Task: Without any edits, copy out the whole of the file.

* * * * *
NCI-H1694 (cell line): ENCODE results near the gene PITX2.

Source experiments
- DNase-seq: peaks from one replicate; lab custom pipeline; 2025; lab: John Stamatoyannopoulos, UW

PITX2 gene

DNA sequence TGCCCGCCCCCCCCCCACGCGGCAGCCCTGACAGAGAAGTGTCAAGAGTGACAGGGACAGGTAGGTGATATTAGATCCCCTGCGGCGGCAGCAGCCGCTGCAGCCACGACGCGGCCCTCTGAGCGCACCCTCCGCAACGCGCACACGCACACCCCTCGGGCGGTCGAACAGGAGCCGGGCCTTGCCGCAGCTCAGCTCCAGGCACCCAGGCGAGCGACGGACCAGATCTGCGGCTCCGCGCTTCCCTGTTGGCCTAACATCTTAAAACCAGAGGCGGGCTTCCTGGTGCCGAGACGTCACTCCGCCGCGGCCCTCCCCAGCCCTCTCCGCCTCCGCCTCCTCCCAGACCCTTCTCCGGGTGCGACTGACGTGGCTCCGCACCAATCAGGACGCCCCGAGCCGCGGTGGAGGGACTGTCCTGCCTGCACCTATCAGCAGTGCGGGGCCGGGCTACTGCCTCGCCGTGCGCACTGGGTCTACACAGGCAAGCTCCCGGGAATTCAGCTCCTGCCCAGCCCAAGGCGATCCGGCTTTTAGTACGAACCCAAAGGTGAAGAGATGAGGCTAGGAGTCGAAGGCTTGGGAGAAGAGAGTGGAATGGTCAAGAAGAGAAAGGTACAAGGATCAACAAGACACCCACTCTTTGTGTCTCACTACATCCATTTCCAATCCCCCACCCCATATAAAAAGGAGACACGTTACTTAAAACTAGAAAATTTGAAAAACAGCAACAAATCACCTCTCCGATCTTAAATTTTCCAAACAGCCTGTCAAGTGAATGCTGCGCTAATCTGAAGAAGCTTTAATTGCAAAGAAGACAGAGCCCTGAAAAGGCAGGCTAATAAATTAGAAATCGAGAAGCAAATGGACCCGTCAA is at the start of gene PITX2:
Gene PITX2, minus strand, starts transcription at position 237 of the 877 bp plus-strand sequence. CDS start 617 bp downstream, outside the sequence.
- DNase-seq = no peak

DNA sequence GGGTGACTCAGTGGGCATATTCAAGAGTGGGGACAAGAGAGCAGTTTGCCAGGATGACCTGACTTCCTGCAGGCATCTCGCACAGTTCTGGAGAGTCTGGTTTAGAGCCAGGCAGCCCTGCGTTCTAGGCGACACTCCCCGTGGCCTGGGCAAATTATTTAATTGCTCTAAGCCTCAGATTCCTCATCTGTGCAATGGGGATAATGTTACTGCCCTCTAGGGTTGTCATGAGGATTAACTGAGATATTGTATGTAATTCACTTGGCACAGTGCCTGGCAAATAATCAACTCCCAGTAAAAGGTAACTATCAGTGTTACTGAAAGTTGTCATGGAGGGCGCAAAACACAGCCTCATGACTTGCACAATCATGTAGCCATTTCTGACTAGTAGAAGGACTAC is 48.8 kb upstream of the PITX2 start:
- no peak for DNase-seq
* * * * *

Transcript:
NCI-H1694 (cell line): ENCODE results near the gene PITX2.

Source experiments
- DNase-seq: peaks from one replicate; lab custom pipeline; 2025; lab: John Stamatoyannopoulos, UW

PITX2 gene

DNA sequence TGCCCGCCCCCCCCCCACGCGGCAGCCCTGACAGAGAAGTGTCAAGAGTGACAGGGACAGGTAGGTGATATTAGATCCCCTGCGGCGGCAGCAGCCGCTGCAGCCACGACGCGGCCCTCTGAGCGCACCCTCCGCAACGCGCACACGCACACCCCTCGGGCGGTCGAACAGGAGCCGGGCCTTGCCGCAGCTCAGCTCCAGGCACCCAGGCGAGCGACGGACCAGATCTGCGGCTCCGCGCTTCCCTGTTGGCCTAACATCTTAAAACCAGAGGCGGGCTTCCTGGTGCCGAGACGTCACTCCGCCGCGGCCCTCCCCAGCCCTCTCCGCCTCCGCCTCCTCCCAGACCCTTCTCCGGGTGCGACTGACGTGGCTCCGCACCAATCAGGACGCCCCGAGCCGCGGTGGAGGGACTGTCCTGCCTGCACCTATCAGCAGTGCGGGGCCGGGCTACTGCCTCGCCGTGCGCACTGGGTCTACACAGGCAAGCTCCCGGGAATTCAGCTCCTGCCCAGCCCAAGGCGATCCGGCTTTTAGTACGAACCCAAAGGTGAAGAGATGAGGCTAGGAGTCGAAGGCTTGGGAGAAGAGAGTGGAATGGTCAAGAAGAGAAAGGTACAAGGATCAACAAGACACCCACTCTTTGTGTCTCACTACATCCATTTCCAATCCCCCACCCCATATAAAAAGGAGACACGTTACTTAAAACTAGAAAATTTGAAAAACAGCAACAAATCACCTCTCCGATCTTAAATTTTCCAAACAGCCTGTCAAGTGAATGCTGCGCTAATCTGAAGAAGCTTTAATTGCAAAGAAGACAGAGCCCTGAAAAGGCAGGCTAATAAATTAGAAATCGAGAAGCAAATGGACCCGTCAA is at the start of gene PITX2:
Gene PITX2, minus strand, starts transcription at position 237 of the 877 bp plus-strand sequence. CDS start 617 bp downstream, outside the sequence.
- DNase-seq = no peak

DNA sequence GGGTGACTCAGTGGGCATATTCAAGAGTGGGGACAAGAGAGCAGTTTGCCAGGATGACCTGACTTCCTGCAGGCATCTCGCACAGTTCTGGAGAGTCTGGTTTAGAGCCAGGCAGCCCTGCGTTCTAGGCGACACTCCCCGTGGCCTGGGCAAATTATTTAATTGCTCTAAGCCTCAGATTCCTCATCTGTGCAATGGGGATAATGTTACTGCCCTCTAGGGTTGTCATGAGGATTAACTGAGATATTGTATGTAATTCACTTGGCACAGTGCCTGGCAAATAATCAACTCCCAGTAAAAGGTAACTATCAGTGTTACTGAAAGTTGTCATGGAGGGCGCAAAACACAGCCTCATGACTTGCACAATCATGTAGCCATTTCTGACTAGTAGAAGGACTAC is 48.8 kb upstream of the PITX2 start:
- no peak for DNase-seq